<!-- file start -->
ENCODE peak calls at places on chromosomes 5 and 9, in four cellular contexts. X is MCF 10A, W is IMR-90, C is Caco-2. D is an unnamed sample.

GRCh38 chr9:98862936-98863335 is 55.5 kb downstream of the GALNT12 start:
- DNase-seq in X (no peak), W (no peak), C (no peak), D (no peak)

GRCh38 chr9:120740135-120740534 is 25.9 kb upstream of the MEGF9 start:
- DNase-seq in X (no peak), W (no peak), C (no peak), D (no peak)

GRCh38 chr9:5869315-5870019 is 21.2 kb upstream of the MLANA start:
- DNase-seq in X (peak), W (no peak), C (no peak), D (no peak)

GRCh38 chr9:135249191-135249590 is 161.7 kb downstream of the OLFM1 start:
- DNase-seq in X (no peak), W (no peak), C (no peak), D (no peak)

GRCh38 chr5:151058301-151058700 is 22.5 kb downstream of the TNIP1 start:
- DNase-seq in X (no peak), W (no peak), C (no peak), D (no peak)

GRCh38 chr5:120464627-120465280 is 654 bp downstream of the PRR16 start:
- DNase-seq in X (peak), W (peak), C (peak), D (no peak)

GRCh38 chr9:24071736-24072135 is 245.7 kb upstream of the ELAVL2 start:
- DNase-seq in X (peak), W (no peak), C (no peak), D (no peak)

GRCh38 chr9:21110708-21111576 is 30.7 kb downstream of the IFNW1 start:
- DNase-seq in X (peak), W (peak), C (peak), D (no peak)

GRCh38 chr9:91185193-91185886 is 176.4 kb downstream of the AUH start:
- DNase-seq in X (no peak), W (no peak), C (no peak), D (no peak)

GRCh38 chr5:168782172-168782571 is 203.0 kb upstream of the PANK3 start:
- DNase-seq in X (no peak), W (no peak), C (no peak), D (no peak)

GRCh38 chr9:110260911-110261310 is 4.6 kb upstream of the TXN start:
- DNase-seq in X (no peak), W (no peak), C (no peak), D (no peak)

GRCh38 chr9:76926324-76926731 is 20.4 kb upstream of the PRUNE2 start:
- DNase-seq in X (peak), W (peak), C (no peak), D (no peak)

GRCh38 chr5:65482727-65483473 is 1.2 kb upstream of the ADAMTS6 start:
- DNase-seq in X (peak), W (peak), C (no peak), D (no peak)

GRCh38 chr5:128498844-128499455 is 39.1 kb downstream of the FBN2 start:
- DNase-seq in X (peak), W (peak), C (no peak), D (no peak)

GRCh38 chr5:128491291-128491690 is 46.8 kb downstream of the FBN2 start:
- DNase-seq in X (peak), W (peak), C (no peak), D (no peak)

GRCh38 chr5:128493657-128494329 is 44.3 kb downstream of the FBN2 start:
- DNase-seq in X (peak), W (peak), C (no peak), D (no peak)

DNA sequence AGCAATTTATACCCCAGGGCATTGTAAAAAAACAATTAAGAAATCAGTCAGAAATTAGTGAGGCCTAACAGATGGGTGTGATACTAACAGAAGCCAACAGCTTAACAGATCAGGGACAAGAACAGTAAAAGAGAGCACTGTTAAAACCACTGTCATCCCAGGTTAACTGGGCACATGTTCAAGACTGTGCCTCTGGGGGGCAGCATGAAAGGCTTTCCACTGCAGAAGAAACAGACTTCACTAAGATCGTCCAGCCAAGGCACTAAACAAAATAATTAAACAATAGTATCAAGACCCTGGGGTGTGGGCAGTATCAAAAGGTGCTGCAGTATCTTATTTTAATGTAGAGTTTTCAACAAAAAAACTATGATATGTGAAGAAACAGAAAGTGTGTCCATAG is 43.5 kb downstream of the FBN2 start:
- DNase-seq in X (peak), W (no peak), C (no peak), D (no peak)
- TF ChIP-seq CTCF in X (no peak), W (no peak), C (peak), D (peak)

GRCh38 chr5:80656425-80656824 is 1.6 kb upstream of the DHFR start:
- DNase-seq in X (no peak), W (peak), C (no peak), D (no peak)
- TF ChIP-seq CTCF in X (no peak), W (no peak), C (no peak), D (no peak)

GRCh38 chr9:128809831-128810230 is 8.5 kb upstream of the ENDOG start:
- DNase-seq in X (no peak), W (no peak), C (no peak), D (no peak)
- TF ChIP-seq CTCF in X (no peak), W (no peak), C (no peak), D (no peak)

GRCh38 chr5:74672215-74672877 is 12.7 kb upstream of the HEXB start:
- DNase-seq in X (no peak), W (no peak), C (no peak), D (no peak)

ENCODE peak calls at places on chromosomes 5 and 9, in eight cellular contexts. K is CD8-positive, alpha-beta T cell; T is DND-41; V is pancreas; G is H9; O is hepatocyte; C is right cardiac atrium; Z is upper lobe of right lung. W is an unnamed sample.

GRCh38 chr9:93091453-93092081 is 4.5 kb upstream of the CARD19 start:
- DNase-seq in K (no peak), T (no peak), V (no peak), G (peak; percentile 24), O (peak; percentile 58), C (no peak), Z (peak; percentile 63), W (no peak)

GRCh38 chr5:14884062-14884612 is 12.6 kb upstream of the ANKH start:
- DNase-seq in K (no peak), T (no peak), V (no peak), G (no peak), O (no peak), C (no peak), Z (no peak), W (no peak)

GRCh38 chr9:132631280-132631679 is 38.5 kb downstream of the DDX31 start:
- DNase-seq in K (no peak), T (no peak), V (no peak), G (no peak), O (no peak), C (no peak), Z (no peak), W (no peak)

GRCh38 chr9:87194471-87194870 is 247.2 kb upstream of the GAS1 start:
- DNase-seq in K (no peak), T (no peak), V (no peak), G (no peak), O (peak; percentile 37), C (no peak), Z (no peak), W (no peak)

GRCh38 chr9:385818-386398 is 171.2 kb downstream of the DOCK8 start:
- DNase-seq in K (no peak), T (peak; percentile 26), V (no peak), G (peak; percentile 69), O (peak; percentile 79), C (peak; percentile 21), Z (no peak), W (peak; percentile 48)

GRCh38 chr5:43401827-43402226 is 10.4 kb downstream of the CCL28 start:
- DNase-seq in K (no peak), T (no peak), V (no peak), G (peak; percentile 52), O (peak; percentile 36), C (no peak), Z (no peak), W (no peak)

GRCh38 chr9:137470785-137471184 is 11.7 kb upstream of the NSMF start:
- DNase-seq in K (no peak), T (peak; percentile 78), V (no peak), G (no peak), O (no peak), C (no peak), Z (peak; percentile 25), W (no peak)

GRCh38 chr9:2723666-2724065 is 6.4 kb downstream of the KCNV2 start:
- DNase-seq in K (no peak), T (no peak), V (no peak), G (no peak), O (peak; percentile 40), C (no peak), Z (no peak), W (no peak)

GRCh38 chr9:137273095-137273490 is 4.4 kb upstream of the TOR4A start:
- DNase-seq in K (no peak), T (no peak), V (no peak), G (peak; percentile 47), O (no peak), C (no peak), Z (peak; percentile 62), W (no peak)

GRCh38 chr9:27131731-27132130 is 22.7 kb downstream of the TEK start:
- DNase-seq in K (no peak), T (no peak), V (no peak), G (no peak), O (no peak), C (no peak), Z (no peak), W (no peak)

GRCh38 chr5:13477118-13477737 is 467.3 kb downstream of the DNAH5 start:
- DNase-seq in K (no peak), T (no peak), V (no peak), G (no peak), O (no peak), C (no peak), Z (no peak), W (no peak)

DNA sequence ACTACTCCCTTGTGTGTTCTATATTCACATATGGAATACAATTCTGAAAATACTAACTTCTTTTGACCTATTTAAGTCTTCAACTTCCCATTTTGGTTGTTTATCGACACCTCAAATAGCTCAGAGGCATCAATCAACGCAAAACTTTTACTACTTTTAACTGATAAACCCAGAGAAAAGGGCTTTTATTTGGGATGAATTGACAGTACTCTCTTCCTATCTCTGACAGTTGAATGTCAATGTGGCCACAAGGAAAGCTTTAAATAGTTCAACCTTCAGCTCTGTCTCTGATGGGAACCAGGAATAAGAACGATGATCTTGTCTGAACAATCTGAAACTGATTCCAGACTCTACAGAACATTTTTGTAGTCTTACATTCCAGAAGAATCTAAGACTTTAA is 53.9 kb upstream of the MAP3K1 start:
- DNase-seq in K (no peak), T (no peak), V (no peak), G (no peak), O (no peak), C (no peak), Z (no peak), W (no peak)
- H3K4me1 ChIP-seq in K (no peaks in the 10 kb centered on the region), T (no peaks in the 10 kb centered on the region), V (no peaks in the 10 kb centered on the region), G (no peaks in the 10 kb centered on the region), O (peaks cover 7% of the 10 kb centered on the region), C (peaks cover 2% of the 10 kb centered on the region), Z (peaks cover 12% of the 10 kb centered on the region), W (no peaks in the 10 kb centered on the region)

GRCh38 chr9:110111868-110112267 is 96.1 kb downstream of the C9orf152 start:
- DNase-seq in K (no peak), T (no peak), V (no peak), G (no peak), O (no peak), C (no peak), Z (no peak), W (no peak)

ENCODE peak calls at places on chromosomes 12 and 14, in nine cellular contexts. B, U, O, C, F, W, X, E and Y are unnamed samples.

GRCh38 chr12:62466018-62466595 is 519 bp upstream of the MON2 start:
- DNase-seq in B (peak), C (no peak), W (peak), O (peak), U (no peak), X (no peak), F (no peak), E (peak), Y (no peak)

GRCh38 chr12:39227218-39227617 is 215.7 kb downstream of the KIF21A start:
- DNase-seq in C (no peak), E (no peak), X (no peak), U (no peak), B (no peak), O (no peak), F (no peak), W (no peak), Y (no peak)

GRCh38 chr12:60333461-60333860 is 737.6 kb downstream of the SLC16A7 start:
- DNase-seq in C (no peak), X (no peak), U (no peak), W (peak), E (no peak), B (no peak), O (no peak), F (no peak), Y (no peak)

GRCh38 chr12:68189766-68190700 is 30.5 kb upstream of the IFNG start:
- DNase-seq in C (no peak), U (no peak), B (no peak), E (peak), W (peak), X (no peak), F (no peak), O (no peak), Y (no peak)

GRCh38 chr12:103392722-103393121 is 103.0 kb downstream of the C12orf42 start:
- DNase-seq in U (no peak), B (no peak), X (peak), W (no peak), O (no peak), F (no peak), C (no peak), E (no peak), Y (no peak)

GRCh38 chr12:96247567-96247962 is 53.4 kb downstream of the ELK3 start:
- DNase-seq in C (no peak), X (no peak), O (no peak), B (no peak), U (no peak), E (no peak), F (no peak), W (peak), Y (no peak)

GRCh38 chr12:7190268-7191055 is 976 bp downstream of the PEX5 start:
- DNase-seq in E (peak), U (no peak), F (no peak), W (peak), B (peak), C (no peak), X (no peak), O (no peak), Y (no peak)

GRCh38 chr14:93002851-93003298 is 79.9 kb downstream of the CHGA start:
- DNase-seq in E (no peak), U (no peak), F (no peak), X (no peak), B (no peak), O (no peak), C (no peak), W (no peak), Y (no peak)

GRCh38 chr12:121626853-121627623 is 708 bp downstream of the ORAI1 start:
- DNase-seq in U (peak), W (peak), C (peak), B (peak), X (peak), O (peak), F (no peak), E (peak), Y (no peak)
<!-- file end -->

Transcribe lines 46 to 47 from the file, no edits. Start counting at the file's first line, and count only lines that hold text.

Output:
GRCh38 chr9:93091453-93092081 is 4.5 kb upstream of the CARD19 start:
- DNase-seq in K (no peak), T (no peak), V (no peak), G (peak; percentile 24), O (peak; percentile 58), C (no peak), Z (peak; percentile 63), W (no peak)